While it is probable (and desirable) that up-and-coming Man City prospects may cut their teeth in MLS, I am not so sure “our top homegrown youth” will get a similar opportunity. Unless, of course, our top homegrown youth also hold passports to the UK or the Commonwealth countries. Certainly for the Premier League, foreign players have to have achieved a level of consistent play with their national team.

    Unless the the UK’s work permit rules differ for loans to England’s second (and lower) divisions, it seems likely such opportunities would be limited to training stints. Useful perhaps, but not precisely “cutting one’s teeth.” So are the rules different below the Prem? How did DeMerit get his work permit with no national team experience? (Or had he acquired that independently of any soccer interest?)

    • mdac1012 - May 21, 2013 at 6:10 PM

      Demerit had a Danish grandfather so he was able to work do to European Unon rules.

      • takethelongview - May 21, 2013 at 9:03 PM

        That tends to support my point that the movement of unproven players from US to them will be constrained by immigration law in a way that won’t allow for a two-way flow. Only if the up-and-coming player was eligible could NYCFC (or any other MLS team that affiliates itself in some way) ship to an English side. For example, SKC could loan Dom Dwyer out to gain experience because Dwyer is an English citizen. Shared ownership won’t matter between Man City and NYCFC….the citizenship of individual players will.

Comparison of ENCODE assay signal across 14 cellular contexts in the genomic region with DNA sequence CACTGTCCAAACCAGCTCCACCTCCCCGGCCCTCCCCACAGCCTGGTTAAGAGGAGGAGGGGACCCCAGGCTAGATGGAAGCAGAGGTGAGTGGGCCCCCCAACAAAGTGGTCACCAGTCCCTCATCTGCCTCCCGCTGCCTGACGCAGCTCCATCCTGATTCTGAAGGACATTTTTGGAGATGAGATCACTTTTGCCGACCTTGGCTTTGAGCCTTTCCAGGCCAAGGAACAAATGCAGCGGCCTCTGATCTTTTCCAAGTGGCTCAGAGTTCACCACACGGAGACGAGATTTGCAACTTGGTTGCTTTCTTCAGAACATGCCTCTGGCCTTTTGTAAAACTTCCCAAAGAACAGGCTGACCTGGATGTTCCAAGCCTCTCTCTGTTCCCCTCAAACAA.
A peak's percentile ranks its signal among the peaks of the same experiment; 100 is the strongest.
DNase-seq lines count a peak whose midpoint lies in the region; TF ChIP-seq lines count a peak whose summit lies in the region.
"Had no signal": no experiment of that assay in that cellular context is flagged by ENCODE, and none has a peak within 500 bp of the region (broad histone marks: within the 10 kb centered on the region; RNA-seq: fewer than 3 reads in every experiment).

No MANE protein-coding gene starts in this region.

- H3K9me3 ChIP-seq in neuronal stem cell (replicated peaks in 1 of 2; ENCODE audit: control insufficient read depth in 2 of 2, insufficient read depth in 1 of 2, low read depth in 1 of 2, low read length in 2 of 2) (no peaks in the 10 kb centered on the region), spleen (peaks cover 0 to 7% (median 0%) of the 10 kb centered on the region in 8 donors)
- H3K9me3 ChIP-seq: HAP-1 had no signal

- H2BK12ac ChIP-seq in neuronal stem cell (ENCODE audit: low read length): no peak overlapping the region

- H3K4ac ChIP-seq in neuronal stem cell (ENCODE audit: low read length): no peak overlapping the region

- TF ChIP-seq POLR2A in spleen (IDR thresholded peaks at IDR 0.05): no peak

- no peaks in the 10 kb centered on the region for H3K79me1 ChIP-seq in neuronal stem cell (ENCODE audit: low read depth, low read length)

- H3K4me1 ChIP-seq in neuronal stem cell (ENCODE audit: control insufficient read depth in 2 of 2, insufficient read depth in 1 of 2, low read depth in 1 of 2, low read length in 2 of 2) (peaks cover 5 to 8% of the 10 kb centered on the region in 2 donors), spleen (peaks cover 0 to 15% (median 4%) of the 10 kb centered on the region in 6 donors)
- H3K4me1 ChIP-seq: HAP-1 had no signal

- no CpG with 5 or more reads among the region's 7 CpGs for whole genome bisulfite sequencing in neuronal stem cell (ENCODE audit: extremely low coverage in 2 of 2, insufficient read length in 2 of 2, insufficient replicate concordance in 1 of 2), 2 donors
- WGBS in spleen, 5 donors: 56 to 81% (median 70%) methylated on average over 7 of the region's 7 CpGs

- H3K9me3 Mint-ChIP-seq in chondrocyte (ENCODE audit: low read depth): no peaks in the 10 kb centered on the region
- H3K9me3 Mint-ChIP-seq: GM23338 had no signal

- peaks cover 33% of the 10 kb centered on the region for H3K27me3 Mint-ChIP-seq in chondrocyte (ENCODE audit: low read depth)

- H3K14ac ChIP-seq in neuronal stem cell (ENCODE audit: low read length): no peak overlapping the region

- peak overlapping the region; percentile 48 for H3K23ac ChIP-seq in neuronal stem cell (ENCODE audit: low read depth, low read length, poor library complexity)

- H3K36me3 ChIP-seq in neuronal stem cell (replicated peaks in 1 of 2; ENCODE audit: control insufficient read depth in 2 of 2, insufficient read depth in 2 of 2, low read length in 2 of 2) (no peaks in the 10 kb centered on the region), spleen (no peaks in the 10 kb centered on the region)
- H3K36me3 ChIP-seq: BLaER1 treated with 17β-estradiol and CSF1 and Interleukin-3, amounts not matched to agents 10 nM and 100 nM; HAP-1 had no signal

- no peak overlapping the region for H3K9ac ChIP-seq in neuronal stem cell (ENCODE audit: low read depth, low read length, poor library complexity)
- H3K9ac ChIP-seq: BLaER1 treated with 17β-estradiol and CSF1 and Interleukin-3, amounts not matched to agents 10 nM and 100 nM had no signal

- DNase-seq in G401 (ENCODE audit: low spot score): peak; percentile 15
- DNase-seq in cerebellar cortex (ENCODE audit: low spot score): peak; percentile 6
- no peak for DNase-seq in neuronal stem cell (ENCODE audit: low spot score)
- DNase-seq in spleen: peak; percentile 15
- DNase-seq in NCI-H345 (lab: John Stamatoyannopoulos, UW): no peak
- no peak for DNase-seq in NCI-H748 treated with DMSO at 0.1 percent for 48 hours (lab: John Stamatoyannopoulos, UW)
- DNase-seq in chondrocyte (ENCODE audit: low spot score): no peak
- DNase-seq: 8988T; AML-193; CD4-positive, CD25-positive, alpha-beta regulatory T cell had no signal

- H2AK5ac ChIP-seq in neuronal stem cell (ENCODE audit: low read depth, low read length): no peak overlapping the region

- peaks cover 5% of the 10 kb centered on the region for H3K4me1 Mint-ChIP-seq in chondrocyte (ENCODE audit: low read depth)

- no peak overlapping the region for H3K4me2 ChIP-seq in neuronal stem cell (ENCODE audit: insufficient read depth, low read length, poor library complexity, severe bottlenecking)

2. charliej11 - May 21, 2013 at 10:07 PM

    If you are right…which I am not convinced…We just beat Italy and we won our group last WCup..over England. Screw them if they think they are better than us…they aren’t much better and they are multiple times more stupid.

  3. pf1977 - May 22, 2013 at 9:23 AM

    to play in england (all of the united kingdom actually) if you are from a country outside the european union you are supposed to have played in 75% of your national teams games over the previous two years. if you have a grandparent from a EU country you can get around that.

    you might see some youth team kids training in england but they won’t be on contract over there and won’t be able to play unless they meet the requirements above.

    plus having another MLS club in the same city as an older and longer established MLS club. when the newer MLS club is also owned by a foreign club it is almost like a Chivas USA part 2. i think it would have been smarter to keep teams in different cities to help expand MLS nationally and maybe that would also help with the TV ratings. minnesota, detroit, st. louis, san diego, phoenix, miami, orlando, atlanta, etc etc. i mean, the entire southeast is devoid of a team.

  4. joeyt360 - May 22, 2013 at 7:04 PM

    Actually, there’s a “special talent” exception to those rules for players with a lot of potential but who are not old enough to have the requisite NT caps. We’ve just never had a player good enough at a young enough age to get one of those. But that’s how a player like Jan Obi Mikel first got into the Premier League.